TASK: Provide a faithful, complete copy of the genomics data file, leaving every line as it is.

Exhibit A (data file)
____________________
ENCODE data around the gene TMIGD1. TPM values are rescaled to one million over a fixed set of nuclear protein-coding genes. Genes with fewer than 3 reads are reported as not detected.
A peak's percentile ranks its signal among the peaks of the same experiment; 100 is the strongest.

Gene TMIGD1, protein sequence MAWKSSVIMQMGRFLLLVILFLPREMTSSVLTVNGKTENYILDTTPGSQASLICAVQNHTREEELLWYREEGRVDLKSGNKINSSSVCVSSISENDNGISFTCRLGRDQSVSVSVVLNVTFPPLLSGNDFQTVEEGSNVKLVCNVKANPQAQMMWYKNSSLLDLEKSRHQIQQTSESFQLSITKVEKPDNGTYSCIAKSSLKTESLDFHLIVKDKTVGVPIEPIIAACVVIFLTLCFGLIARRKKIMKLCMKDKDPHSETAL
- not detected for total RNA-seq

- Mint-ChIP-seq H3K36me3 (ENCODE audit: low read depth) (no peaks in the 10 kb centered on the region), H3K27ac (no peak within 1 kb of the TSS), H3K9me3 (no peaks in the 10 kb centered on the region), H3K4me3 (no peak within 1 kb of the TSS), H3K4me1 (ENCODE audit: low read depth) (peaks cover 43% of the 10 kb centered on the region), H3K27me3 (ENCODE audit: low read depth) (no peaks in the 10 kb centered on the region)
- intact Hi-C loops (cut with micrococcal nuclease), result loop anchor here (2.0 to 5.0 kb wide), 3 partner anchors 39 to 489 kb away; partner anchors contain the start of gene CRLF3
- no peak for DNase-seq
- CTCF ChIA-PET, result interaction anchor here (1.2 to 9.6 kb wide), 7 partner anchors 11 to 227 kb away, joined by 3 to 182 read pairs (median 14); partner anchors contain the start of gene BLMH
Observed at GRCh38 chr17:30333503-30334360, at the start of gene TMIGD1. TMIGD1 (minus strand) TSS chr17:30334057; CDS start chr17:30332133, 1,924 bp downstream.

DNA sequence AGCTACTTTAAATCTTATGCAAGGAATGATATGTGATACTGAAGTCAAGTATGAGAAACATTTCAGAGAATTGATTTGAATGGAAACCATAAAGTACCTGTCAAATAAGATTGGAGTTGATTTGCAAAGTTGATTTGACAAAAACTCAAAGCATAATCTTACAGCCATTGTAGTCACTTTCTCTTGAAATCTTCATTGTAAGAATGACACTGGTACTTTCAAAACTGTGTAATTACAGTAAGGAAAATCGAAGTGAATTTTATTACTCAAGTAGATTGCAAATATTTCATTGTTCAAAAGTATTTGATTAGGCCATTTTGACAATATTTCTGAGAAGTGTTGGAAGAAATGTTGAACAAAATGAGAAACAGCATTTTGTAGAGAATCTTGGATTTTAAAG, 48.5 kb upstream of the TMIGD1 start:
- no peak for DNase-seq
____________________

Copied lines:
ENCODE data around the gene TMIGD1. TPM values are rescaled to one million over a fixed set of nuclear protein-coding genes. Genes with fewer than 3 reads are reported as not detected.
A peak's percentile ranks its signal among the peaks of the same experiment; 100 is the strongest.

Gene TMIGD1, protein sequence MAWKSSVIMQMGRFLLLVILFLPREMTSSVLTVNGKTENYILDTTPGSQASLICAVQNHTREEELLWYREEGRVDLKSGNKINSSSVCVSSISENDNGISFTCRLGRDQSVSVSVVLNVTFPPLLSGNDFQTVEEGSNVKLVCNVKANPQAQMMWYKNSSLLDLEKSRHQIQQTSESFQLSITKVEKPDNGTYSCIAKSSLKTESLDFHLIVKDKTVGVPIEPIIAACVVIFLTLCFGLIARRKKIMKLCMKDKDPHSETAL
- not detected for total RNA-seq

- Mint-ChIP-seq H3K36me3 (ENCODE audit: low read depth) (no peaks in the 10 kb centered on the region), H3K27ac (no peak within 1 kb of the TSS), H3K9me3 (no peaks in the 10 kb centered on the region), H3K4me3 (no peak within 1 kb of the TSS), H3K4me1 (ENCODE audit: low read depth) (peaks cover 43% of the 10 kb centered on the region), H3K27me3 (ENCODE audit: low read depth) (no peaks in the 10 kb centered on the region)
- intact Hi-C loops (cut with micrococcal nuclease), result loop anchor here (2.0 to 5.0 kb wide), 3 partner anchors 39 to 489 kb away; partner anchors contain the start of gene CRLF3
- no peak for DNase-seq
- CTCF ChIA-PET, result interaction anchor here (1.2 to 9.6 kb wide), 7 partner anchors 11 to 227 kb away, joined by 3 to 182 read pairs (median 14); partner anchors contain the start of gene BLMH
Observed at GRCh38 chr17:30333503-30334360, at the start of gene TMIGD1. TMIGD1 (minus strand) TSS chr17:30334057; CDS start chr17:30332133, 1,924 bp downstream.

DNA sequence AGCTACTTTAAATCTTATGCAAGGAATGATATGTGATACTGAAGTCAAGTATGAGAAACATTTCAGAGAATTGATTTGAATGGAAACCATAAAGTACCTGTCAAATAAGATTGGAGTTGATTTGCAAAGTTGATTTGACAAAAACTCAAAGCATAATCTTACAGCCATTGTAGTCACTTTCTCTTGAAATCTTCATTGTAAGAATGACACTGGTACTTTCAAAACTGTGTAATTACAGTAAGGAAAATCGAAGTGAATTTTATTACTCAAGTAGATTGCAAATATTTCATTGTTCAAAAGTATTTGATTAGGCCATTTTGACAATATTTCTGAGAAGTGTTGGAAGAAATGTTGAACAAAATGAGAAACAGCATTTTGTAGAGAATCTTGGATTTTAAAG, 48.5 kb upstream of the TMIGD1 start:
- no peak for DNase-seq